Sondelski, Becky, and Nellis, Greg. Mass optimization of a supercritical CO2 Brayton cycle with a direct cooled nuclear reactor for space surface power. United States: N. p., 2019. Web. doi:10.1016/j.applthermaleng.2019.114299.
Sondelski, Becky, & Nellis, Greg. Mass optimization of a supercritical CO2 Brayton cycle with a direct cooled nuclear reactor for space surface power. United States. doi:10.1016/j.applthermaleng.2019.114299.
Sondelski, Becky, and Nellis, Greg. Fri . "Mass optimization of a supercritical CO2 Brayton cycle with a direct cooled nuclear reactor for space surface power". United States. doi:10.1016/j.applthermaleng.2019.114299. https://www.osti.gov/servlets/purl/1646962.
@article{osti_1646962,
title = {Mass optimization of a supercritical CO2 Brayton cycle with a direct cooled nuclear reactor for space surface power},
author = {Sondelski, Becky and Nellis, Greg},
abstractNote = {A long life, reliable, and compact surface power system will be necessary to achieve future goals in space exploration. This application uniquely requires the system to be optimized with respect to mass because system mass directly drives the space launch cost associated with transporting the system to its desired location. In this study, a supercritical CO2 Brayton cycle coupled to a direct-cooled nuclear reactor was designed and optimized for mass. Robust models were developed for each Brayton cycle component in order to model the cycle performance. The three most massive components of this cycle are the radiator-based heat rejection system (subsequently referred to as the “radiator”), recuperator, and reactor. Mass correlations for the recuperator and radiator were established through interactions with component experts from industry and national labs. A reactor model was developed to predict the minimum mass reactor that satisfies neutronic and thermal limitations for given cycle conditions. The system optimization explores tradeoffs between the reactor, recuperator, and radiator sizes in order to identify the least massive system that will satisfy the power (40 kWe) and life (10 yr) requirements. To explore the effects of turbine inlet temperature on system mass, three types of microtube and shell recuperator technologies were considered: baseline stainless steel (which is consistent with the industry partner’s current designs), stainless steel with non-heritage tube sizes (which requires further development of manufacturing techniques), and Inconel (which is not a current/legacy design). Both stainless steel designs have a temperature limit of 823 K, which limits the turbine inlet temperature to 900 K. The baseline stainless steel design results in a combined mass of 738 kg. The stainless steel design allowing for non-heritage tube sizes reduces the combined mass to 674 kg (a 9% improvement). The Inconel design leads to an optimal turbine inlet temperature of 1120 K and reduces the combined mass to 391 kg (a 47% improvement). Furthermore, the interesting conclusion from this study include: (1) radiator mass dominates the total mass, and this drives the cycle to relatively high heat rejection temperatures resulting in a compressor inlet state point that is not close to the vapor dome; thus, the typical advantages of an sCO2 system are not realized, and a working fluid with a higher critical temperature may be more suitable, and (2) neutronic limitations cause the reactor size to be relatively unaffected by the power level.},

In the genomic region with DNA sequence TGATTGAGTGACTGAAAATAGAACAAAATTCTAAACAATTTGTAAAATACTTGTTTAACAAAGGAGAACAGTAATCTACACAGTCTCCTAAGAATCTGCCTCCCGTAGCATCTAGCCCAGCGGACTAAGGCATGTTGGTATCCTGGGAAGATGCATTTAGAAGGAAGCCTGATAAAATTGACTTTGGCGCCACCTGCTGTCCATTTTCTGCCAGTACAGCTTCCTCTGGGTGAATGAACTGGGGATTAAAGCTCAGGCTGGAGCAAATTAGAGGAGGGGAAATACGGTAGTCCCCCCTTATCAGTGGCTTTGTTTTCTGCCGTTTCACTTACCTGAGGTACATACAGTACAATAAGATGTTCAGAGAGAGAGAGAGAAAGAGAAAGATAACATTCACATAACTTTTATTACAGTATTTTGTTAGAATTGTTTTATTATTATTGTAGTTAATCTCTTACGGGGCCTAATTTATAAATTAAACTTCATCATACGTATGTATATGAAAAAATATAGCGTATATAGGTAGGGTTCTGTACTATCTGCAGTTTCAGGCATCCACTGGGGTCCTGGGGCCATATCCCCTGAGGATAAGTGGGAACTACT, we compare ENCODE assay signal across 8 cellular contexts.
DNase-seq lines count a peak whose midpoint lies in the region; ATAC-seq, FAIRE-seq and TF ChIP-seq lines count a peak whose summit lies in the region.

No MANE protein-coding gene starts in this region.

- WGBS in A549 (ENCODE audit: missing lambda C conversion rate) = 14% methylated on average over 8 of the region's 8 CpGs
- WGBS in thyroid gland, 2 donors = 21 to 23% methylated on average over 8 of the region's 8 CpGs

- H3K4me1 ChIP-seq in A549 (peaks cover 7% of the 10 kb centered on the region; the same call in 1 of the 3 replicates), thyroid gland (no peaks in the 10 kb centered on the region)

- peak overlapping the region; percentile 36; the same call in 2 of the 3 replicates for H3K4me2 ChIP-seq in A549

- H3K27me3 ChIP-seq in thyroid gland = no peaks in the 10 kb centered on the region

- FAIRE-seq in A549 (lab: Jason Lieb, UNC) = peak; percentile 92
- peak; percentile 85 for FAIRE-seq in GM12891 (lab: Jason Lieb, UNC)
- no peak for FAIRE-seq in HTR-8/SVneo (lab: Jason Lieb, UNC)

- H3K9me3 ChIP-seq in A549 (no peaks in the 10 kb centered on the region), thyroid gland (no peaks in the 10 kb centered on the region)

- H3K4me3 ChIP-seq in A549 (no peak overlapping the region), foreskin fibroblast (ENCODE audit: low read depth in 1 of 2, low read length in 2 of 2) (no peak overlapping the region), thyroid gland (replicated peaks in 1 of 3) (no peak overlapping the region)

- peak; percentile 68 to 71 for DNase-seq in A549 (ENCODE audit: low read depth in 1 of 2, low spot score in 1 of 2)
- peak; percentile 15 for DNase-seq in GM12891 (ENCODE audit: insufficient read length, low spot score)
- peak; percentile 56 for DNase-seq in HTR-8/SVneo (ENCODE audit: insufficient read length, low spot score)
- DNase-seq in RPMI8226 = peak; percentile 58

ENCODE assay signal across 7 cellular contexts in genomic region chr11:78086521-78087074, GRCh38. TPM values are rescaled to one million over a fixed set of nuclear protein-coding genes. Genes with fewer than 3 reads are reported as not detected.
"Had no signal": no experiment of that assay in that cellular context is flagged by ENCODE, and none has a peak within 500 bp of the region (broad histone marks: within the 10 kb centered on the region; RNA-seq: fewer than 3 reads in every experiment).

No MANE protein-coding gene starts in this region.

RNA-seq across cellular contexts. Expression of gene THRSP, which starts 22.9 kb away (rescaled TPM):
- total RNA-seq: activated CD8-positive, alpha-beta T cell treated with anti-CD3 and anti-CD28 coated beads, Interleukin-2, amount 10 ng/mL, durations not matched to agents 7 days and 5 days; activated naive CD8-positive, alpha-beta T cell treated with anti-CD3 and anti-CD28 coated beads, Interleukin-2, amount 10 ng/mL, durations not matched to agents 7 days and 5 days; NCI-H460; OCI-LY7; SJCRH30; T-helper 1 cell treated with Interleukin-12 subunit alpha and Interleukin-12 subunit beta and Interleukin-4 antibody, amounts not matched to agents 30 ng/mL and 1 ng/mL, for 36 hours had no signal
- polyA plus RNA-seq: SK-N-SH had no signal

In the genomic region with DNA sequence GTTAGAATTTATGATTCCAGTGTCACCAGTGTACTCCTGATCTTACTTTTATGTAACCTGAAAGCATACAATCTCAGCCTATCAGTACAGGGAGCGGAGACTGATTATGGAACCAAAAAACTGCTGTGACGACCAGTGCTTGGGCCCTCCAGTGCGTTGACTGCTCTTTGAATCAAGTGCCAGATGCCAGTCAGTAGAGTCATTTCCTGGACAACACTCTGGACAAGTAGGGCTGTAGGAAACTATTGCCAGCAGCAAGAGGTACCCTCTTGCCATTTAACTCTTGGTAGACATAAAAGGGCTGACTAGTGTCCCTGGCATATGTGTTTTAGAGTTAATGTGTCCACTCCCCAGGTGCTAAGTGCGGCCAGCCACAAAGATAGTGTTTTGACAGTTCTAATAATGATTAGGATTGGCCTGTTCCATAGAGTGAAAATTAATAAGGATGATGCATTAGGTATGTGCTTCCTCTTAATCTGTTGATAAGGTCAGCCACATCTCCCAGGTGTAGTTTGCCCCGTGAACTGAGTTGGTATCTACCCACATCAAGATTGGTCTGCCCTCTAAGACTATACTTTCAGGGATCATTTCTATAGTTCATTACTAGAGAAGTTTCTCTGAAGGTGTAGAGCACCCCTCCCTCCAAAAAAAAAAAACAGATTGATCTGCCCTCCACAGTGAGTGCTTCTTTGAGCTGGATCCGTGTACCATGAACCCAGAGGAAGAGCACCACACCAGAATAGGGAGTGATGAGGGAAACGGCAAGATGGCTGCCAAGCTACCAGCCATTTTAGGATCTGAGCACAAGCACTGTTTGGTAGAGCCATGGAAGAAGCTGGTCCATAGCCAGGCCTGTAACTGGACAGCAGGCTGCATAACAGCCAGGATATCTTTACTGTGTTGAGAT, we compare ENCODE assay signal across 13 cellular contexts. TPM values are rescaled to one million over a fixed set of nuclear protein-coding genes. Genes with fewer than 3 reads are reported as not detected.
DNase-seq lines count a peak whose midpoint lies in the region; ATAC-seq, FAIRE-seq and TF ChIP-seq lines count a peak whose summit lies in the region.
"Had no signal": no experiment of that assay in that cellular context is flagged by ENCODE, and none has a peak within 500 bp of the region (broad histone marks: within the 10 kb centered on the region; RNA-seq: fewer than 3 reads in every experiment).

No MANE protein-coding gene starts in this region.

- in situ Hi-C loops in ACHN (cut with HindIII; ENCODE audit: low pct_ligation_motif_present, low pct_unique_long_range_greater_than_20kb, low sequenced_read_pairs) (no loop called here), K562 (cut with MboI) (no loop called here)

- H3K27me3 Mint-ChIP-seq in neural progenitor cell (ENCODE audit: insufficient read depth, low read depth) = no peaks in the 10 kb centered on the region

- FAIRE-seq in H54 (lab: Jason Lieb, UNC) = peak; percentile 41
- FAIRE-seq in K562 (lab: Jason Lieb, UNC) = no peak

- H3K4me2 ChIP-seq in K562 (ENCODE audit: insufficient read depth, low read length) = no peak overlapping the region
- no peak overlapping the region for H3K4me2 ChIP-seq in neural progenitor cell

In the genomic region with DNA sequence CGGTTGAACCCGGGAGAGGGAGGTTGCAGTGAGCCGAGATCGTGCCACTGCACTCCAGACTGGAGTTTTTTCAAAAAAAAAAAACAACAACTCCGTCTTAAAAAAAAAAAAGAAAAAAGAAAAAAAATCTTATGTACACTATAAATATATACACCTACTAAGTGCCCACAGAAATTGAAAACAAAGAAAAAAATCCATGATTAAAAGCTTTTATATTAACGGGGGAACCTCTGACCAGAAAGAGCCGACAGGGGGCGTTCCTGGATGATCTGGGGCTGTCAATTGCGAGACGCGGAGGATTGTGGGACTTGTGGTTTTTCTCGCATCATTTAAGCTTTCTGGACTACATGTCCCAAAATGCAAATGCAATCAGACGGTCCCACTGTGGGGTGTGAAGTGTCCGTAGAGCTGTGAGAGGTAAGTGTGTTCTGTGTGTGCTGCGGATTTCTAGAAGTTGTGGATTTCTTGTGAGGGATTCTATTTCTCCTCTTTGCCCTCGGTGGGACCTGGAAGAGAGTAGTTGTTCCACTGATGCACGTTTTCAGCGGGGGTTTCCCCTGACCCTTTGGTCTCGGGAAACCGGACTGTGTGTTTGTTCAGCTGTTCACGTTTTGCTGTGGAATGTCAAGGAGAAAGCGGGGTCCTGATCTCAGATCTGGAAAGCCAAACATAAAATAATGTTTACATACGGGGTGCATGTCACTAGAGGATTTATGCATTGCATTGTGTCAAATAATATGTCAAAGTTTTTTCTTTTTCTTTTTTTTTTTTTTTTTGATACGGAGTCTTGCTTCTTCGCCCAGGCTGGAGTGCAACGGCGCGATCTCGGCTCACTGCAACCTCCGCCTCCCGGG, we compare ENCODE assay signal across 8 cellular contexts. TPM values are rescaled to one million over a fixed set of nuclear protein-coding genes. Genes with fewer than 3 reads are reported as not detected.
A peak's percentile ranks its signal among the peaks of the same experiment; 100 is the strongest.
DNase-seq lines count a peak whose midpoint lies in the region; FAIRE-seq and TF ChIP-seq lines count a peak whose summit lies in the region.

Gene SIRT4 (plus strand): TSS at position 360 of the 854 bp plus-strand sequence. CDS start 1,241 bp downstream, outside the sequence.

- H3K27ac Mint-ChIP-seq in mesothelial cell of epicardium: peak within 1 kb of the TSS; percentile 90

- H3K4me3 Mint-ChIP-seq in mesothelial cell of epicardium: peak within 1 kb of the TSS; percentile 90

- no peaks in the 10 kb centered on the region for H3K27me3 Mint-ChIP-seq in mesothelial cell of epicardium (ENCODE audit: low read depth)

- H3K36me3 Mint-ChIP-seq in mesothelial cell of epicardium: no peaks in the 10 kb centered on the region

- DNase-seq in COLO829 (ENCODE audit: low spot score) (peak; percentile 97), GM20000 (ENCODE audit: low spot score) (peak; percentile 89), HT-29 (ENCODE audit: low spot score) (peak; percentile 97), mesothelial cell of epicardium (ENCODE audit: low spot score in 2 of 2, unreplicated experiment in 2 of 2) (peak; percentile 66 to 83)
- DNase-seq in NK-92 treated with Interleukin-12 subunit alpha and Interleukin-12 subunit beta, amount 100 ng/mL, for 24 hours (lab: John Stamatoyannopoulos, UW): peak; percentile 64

doi = {10.1016/j.applthermaleng.2019.114299},
journal = {Applied Thermal Engineering},
issn = {1359-4311},
number = ,
volume = 163,
place = {United States},
year = {2019},
month = {8}
}